The People's Republic of China is one of the largest countries in the world and is home to one fourth of the world's
population. The Chinese have traditionally claimed a history of some 5000 years, yet ancient legends tell of emperors who
ruled China for thousands of years before this period. Until recently, China was a mystery to most westerners; however
since closer relationships are developing between the United States and China, travelers are discovering an ancient and
awesome civilization. Visitors can now experience the China of the Chinese People.
From the capital in Beijing, the Chinese government rules 21 provinces and
five autonomous regions. The land stretches from mountainous regions with towering peaks, including Mount Everest which
lies on the China/Nepal border, to gentle rolling hills and flat plains which are divided by many of the country's
longest waterways including the Yangtze, Yellow and Mekong Rivers.
In an effort to control its population growth, China implemented its well-publicized one-child policy in 1979. Although successful at curbing the population growth, the policy reinforced the practice of abandoning newborn girls. In China, sons are favored because they carry on the family and they are responsible for taking care of their parents in their old age. While many provinces in China no longer enforce the one-child policy, 95% of the children abandoned today are still female. The abandonment of children continues to be illegal in China. As a result, the majority of Chinese children who come
into care have been abandoned anonymously, usually in a public place where the child will be found quickly and safely.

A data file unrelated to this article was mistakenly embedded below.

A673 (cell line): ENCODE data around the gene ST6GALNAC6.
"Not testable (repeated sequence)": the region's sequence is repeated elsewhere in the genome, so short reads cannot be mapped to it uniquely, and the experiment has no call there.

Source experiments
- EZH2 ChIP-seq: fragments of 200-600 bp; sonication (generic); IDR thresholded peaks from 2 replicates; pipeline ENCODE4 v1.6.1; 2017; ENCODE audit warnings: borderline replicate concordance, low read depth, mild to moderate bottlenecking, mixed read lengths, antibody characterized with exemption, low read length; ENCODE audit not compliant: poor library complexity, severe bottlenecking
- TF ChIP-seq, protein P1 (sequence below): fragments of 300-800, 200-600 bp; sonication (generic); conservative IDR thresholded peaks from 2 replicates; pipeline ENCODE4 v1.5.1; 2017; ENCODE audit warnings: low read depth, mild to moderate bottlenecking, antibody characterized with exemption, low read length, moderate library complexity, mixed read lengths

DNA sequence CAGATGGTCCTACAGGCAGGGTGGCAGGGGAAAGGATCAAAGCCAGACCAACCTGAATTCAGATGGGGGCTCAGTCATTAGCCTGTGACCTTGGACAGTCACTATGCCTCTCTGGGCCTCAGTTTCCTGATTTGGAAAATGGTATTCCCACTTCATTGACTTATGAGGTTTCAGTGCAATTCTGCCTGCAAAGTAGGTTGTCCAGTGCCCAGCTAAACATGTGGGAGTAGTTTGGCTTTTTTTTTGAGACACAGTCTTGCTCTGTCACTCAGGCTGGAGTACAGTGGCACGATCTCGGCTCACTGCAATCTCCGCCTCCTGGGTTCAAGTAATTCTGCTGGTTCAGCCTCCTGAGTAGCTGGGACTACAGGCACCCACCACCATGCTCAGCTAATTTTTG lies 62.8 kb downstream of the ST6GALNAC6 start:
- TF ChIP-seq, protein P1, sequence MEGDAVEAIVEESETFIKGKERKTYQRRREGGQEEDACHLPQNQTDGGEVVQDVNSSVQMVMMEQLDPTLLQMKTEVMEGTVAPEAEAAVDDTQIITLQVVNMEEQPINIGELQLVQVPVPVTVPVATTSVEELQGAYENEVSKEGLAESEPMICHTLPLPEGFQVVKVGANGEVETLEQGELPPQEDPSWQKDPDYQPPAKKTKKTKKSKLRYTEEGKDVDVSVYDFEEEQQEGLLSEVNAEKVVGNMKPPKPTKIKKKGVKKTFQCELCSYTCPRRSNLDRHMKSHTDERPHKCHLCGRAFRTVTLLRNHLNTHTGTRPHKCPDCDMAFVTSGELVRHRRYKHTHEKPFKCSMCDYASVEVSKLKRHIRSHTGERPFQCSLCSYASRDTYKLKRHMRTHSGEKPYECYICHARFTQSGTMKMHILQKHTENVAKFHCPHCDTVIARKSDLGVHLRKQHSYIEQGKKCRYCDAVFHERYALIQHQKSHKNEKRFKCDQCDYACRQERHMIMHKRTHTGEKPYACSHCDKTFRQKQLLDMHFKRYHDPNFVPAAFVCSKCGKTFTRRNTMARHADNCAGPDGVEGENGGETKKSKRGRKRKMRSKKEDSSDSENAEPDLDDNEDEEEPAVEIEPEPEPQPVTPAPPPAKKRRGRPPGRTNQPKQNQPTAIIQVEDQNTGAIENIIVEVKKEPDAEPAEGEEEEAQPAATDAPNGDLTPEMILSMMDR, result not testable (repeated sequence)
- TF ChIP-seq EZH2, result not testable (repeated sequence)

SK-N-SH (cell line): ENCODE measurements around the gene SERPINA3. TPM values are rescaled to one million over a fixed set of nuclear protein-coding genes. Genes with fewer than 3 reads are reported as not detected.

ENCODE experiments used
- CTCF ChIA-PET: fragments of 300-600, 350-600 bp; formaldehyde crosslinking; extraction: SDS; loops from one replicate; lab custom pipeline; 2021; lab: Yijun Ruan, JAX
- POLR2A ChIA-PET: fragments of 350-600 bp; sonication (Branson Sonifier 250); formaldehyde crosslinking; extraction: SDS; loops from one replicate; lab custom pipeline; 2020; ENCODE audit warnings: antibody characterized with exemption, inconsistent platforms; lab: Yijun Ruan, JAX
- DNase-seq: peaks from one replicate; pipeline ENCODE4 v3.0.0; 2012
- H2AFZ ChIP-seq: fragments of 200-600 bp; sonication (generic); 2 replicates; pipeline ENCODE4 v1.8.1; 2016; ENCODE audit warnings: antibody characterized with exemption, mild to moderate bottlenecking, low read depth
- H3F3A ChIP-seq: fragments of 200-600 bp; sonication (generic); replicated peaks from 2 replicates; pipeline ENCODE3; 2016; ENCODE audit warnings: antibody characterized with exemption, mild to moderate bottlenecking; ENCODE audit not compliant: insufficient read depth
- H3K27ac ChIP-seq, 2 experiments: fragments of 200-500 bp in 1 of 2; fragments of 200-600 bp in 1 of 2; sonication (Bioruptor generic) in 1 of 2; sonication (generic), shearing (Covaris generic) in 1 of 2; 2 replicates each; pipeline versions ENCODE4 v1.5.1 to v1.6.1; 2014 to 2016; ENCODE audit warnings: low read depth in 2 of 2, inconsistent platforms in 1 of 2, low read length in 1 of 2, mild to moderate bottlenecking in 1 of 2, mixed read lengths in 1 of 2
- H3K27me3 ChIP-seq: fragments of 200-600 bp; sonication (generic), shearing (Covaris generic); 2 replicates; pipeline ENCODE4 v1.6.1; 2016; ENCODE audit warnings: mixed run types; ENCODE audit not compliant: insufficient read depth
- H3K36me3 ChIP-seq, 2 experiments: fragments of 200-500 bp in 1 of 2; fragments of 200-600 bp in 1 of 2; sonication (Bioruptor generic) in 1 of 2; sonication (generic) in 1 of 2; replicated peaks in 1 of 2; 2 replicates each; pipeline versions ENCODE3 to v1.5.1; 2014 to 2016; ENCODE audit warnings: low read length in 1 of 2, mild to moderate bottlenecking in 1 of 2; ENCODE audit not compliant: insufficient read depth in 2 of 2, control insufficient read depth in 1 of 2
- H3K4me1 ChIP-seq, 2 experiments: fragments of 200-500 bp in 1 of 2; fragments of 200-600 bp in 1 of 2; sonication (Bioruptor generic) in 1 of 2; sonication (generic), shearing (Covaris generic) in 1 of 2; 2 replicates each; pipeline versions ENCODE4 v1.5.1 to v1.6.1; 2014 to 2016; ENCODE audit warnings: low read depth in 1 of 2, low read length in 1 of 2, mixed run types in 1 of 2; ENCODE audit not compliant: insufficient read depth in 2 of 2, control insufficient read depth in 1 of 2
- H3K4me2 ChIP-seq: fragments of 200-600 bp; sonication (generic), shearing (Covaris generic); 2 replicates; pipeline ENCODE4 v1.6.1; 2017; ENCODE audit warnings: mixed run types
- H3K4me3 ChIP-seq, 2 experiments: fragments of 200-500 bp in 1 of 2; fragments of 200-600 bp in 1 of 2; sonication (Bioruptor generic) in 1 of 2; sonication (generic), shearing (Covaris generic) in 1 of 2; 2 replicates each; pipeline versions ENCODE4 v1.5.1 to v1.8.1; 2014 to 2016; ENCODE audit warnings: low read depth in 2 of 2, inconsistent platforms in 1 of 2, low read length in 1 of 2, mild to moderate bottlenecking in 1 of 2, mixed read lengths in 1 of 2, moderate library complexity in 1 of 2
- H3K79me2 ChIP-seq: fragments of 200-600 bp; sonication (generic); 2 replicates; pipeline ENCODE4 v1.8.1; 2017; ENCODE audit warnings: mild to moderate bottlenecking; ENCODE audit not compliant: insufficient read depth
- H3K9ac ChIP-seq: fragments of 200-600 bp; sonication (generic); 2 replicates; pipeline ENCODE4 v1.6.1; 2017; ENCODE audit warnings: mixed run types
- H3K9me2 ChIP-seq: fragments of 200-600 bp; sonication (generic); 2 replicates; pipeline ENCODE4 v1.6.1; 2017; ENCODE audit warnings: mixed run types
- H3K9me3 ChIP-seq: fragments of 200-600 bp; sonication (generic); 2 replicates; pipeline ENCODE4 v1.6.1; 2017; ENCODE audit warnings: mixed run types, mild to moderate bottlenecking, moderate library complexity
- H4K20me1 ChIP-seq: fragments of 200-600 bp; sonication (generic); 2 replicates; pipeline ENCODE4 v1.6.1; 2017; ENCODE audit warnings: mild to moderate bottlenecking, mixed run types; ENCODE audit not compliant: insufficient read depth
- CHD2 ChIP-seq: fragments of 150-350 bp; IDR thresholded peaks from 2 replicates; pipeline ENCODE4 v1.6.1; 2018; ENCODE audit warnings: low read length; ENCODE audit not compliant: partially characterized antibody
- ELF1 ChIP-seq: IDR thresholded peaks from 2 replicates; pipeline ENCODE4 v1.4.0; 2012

Although the abundance of
girls is one reason families choose to adopt from China, boys are also available for adoption. Children born out of wedlock, whether boys or girls, might face abandonment due to society's unfavorable view toward unwed mothers.
China's adoption program is considered one of the best international adoption programs in this country. The Chinese government has established a relatively more stable way of working with international adoptive families. Unlike other foreign countries that shut down or suspend their adoption program from time to time, China has kept the adoption program relatively steady and going for almost a decade. Established in 1996, the China Center of Adoption Affairs (CCAA), the central authority overseeing all China adoptions, is responsible for providing a stable and structured adoption process for adoptive parents. Orphanages and adoption agencies must be approved by and registered with the CCAA in order to place children.
Our desire to adopt a baby girl, and to have a secure, stable adoption process has lead to our decision to adopt from China. Also, we both feel a very strong connection to Asian cultures, and China has always fascinated us. We look forward to learning more about the Chinese culture and sharing this knowledge with our daughter.